Fracking, Latest Post

STOP the F/G Fracking in Kentucky! Send the message now!


 

Governor Beshear, the General Assembly and the Energy and Environment Cabinet (EEC) are seeking comments on how the Commonwealth should move forward with regulating the oil and gas industry — including fracking. Around the country, fracking has been known to create toxic air pollution, contaminate drinking water and lead to health problems in communities near fracking sites.

 

¹ Tell Governor Beshear’s administration that regulations won’t protect the people of Kentucky from the consequences of fracking.

 

Fracking, formally known as hydraulic fracturing, is the destructive process of extracting oil and gas from deep underground by injecting millions of gallons of fracking fluids — a mixture of chemicals, water and sand — into a well at high pressure to crack open underground rock formations and release oil and gas.

Since the early 2000s, fracking has been growing rapidly across the country, producing massive volumes of toxic waste, causing accidents, leaks and spills that threaten drinking water, and releasing hazardous air pollution. It has also created explosion risks in homes, marred landscapes and fragmented forests, damaged roads with heavy truck traffic, and lowered property values. Take a stand against fracking in Kentucky.
Over the last six months, New York and Maryland both rejected moving forward with fracking after damning health reports showed that the health risks posed by fracking were too high. If it’s not safe in those states, then it’s not safe here, either.

Send a message to your lawmakers: Kentuckians don’t want to be part of an uncontrolled public health experiment.

Fracking isn’t safe for our communities, and it only prolongs our destructive reliance on fossil fuels. We can meet our energy needs with clean, renewable resources. Instead of spending time trying to regulate a polluting industry, the Governor, the General Assembly and the EEC should put their efforts into energy solutions that don’t poison human health, damage local economies or trash the environment.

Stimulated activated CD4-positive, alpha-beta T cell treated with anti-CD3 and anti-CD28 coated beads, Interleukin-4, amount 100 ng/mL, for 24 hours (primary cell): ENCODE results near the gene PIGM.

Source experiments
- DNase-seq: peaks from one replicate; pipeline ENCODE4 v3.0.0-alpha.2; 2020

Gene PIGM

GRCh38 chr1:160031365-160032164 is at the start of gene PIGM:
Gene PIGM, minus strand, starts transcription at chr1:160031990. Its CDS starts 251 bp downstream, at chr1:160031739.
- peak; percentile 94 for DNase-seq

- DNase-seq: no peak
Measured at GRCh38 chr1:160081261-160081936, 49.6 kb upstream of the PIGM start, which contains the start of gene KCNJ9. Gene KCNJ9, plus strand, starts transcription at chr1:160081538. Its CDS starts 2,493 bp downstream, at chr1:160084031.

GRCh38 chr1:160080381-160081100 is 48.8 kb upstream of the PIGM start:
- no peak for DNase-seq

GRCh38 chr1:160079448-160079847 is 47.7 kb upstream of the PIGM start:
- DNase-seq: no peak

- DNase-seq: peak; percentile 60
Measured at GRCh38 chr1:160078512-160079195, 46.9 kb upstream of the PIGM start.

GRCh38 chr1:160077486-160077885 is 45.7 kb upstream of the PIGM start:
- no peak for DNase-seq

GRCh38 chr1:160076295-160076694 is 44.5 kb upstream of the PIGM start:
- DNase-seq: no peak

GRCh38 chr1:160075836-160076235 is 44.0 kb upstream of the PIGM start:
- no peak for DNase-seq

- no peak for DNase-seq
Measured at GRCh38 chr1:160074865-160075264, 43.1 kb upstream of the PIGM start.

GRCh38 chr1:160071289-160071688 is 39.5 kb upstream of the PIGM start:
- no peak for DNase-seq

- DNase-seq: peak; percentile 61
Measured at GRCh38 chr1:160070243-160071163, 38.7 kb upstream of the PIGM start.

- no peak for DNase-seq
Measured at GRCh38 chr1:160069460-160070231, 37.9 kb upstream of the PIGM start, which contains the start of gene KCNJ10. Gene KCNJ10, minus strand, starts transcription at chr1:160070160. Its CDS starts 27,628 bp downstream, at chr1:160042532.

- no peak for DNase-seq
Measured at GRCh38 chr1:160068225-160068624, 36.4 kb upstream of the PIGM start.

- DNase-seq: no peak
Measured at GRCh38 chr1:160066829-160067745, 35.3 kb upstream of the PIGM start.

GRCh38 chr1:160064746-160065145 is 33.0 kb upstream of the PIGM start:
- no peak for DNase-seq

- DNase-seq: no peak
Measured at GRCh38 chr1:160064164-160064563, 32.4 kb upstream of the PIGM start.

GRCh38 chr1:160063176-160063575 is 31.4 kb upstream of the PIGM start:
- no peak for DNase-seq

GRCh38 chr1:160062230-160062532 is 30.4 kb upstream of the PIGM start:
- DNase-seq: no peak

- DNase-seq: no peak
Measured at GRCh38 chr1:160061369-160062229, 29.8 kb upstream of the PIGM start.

Speak out and submit your comment against fracking today.

 

Thanks for taking action,

Renée Maas
Senior Southern Region Organizer
Food & Water Watch
rmaas(at)fwwatch(dot)org


1. Toward an understanding of the environmental and public health impacts of shale gas development: an analysis of the peer reviewed scientific literature, 2009-2014, PSE Health Energy, December 10, 2014.

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Fracking, Latest Post

What Is Fracking and Why Should It Be Banned?


 

https://i2.wp.com/www.foodandwaterwatch.org/wp-content/uploads/2010/07/FrackingWastePit_BGS_WEB.jpg

 

The case to ban fracking grows stronger every day. Fracking is short for hydraulic fracturing. It’s a water-intensive process where millions of gallons of fluid — a mix of water, sand, and chemicals, including ones known to cause cancer — are injected underground at high pressure to fracture the rock surrounding an oil or gas well. This releases extra oil and gas from the rock, so it can flow into the well.

But the process of fracking introduces additional industrial activity into communities beyond the well. Clearing land to build new access roads and new well sites, drilling and encasing the well, fracking the well and generating the waste, trucking in heavy equipment and materials and trucking out the vast amounts of toxic waste — all of these steps contribute to air and water pollution risks and devaluation of land that are turning our communities into sacrifice zones. Fracking threatens the air we breathe, the water we drink, the communities we love and the climate on which we all depend. That’s why over 250 communities in the U.S. have passed resolutions to stop fracking, and why Vermont, France and Bulgaria have stopped it.

Why a Ban? Can Regulations Make Fracking Safe?

Ban Fracking in Your Area

No. Fracking is inherently unsafe and we cannot rely on regulation to protect communities’ water, air and public health. The industry enjoys exemptions from key federal legislation protecting our air and water, thanks to aggressive lobbying and cozy relationships with our federal decision makers (the exemption from the Safe Drinking Water Act is often referred to as the Cheney or Halliburton Loophole, because it was negotiated by then-Vice President Dick Cheney with Congress in 2005). Plus, the industry is aggressively clamping down on local and state efforts to regulate fracking by buying influence and even bringing lawsuits to stop them from being implemented. That’s why fracking can’t be made safe through government oversight or regulations. An all out ban on fracking is the only way to protect our communities.

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